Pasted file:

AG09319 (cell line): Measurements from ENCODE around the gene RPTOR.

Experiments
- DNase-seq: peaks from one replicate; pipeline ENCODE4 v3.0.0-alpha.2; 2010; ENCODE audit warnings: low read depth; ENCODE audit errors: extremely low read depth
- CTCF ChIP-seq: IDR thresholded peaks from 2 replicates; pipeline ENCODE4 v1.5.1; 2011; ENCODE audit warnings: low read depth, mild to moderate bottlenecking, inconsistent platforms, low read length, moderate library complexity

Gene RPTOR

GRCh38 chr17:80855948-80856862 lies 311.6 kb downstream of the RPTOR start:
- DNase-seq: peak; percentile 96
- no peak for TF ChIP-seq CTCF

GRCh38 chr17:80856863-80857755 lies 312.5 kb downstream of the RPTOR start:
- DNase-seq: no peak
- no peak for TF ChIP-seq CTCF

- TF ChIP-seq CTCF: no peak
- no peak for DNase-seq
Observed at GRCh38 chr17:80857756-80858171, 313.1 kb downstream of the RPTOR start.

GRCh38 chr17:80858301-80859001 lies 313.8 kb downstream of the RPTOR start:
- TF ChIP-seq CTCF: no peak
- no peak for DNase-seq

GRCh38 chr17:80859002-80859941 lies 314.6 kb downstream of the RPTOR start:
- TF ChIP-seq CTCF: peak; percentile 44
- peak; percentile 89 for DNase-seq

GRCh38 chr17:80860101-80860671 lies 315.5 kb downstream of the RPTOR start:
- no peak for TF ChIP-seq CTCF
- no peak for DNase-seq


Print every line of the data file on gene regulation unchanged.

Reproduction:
AG09319 (cell line): Measurements from ENCODE around the gene RPTOR.

Experiments
- DNase-seq: peaks from one replicate; pipeline ENCODE4 v3.0.0-alpha.2; 2010; ENCODE audit warnings: low read depth; ENCODE audit errors: extremely low read depth
- CTCF ChIP-seq: IDR thresholded peaks from 2 replicates; pipeline ENCODE4 v1.5.1; 2011; ENCODE audit warnings: low read depth, mild to moderate bottlenecking, inconsistent platforms, low read length, moderate library complexity

Gene RPTOR

GRCh38 chr17:80855948-80856862 lies 311.6 kb downstream of the RPTOR start:
- DNase-seq: peak; percentile 96
- no peak for TF ChIP-seq CTCF

GRCh38 chr17:80856863-80857755 lies 312.5 kb downstream of the RPTOR start:
- DNase-seq: no peak
- no peak for TF ChIP-seq CTCF

- TF ChIP-seq CTCF: no peak
- no peak for DNase-seq
Observed at GRCh38 chr17:80857756-80858171, 313.1 kb downstream of the RPTOR start.

GRCh38 chr17:80858301-80859001 lies 313.8 kb downstream of the RPTOR start:
- TF ChIP-seq CTCF: no peak
- no peak for DNase-seq

GRCh38 chr17:80859002-80859941 lies 314.6 kb downstream of the RPTOR start:
- TF ChIP-seq CTCF: peak; percentile 44
- peak; percentile 89 for DNase-seq

GRCh38 chr17:80860101-80860671 lies 315.5 kb downstream of the RPTOR start:
- no peak for TF ChIP-seq CTCF
- no peak for DNase-seq